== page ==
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  #1  
Old 10-09-2003, 11:44 PM
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Another CO Adjustment Question.

After correcting my CO adjustment a month ago everything was working just fine until a week ago when I noticed the engine was hard to start, hot or cold, and a slight rough idle as well. I decided to check my duty cycle reading again this evening and found it to be sitting at 92% flat!! Fortunately it is not running that lean, I can tell by the smell of the exaust. Is this a trouble code? I have tested the battery voltage, the OVP relay, the EHA and the idle air valve,,,, All of these seem to be functioning properly. What else should I be looking at??? Your suggestions will be greatly appreciated.
Thanks!
Adam
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Last edited by ADAM BOURASSA; 10-10-2003 at 01:30 AM.
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Old 10-10-2003, 09:54 PM
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TTT
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Old 10-11-2003, 12:16 PM
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Usually my first step is to push down on the airflow plate with my finger and see if the system responds to the richer mixture.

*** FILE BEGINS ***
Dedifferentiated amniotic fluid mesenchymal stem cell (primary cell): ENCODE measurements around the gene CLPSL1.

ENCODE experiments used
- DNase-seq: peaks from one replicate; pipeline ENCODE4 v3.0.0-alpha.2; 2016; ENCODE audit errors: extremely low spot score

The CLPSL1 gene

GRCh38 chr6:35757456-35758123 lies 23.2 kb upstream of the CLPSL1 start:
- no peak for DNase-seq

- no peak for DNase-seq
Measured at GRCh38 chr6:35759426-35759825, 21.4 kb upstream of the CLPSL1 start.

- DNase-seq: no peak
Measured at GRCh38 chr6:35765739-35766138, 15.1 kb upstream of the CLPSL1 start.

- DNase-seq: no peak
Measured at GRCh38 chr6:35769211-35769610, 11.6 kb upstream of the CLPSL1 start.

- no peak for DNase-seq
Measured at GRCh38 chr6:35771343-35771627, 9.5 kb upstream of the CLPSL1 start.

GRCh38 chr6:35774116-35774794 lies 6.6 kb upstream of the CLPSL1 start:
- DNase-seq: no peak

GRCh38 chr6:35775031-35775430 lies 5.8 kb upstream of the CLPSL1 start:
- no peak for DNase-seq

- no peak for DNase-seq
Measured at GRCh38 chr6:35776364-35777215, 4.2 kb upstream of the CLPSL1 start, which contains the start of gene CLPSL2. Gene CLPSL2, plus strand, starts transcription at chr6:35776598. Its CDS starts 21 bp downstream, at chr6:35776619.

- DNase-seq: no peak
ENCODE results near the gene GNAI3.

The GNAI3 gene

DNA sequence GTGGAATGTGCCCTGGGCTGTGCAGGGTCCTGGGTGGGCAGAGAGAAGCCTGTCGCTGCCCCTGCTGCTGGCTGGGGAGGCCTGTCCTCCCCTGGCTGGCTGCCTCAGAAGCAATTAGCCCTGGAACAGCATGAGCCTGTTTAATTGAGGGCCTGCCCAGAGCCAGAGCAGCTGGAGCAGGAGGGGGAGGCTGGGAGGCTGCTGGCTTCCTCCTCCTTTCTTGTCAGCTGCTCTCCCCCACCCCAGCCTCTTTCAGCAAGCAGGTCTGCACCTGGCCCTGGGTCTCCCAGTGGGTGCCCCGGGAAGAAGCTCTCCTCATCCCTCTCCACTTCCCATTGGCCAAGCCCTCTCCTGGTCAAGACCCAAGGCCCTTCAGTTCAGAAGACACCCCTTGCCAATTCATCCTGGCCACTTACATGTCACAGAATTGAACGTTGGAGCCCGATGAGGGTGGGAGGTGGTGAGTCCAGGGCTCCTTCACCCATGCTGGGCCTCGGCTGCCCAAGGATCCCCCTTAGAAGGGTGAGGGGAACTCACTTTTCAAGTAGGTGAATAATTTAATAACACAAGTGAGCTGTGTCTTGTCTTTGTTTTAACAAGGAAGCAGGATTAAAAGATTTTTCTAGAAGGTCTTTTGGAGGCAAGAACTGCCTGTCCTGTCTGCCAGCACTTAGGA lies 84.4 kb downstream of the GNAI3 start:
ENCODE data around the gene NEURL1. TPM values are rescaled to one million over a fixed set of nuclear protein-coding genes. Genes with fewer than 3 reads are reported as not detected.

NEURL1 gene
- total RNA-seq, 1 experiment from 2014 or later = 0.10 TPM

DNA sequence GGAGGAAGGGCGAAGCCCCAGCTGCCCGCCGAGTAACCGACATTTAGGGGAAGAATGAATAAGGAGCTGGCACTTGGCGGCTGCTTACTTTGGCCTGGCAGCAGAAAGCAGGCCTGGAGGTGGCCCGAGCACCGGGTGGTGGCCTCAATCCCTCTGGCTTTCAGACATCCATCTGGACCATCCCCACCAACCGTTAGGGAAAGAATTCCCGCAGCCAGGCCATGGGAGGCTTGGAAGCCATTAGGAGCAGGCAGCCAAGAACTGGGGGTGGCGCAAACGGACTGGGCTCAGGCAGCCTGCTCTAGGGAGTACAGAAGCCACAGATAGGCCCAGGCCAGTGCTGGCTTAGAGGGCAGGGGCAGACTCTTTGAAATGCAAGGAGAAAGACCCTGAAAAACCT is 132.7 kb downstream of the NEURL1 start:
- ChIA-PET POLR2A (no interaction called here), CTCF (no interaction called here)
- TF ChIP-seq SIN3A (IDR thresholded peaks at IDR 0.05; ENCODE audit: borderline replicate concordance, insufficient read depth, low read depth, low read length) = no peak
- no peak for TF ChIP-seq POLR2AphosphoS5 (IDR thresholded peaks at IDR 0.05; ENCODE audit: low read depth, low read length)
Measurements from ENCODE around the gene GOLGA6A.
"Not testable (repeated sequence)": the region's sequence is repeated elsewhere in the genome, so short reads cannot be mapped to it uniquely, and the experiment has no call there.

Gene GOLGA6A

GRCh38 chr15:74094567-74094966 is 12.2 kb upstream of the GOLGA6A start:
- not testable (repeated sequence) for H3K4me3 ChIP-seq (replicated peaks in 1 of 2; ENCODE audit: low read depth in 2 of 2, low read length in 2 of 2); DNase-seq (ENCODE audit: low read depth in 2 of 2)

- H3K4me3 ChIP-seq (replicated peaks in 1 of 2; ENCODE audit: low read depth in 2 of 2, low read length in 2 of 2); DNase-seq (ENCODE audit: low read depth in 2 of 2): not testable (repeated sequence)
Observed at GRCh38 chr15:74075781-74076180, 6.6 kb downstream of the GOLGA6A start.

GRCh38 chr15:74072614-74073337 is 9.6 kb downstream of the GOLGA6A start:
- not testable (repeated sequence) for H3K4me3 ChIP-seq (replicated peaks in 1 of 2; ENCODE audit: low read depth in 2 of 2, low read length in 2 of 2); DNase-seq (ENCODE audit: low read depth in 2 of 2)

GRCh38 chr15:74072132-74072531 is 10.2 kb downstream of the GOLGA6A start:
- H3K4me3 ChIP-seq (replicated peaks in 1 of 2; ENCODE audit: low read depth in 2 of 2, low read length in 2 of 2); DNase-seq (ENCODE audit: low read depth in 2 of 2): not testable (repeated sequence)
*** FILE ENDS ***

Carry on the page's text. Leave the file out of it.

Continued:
I then disconnect the O2 sensor and verify the ability to give a 50% fault code. If it does then I would try readjusting to the proper point.

One must understand that there is no significant difference inmixture between closed loop at 90% and closed loop at 50%. If the system reached the end of compensation somewhere in the high 90 percentile, immediately it would only be slightly different mixture than at closed loop 90%.

Mixture is held to a very tight tolerance when in closed loop and the car can run perfectly significantly above or below what is achieved in closed loop.
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Old 10-14-2003, 11:55 AM
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Steve,
Does the 90% reading mean too rich or too lean? I also have a fixed 90%, but when I depress the air flow plate the reading increases for the one second before the car died. Since the reading started at 90%, wouldn't that mean the car was already running rich? Thanks.
Richard
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Old 10-14-2003, 12:17 PM
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Quantitatively, 90% is the response to a lean mixture. it is a rich response but the reading confirms that correction was not achieved. Thus you should still be lean or you would no longer get the response.
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  #6  
Old 10-16-2003, 10:44 PM
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Okay,
I umplugged the o2 sensor and I get a 50% reading I also unplugged the EHA and it returned a 30% reading. I checked for vacuum leaks as well and found none. the temp sensors are within spec as well. Any other suggestions will be greatly appreciated.
Thanks,
Adam
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Old 10-17-2003, 09:19 AM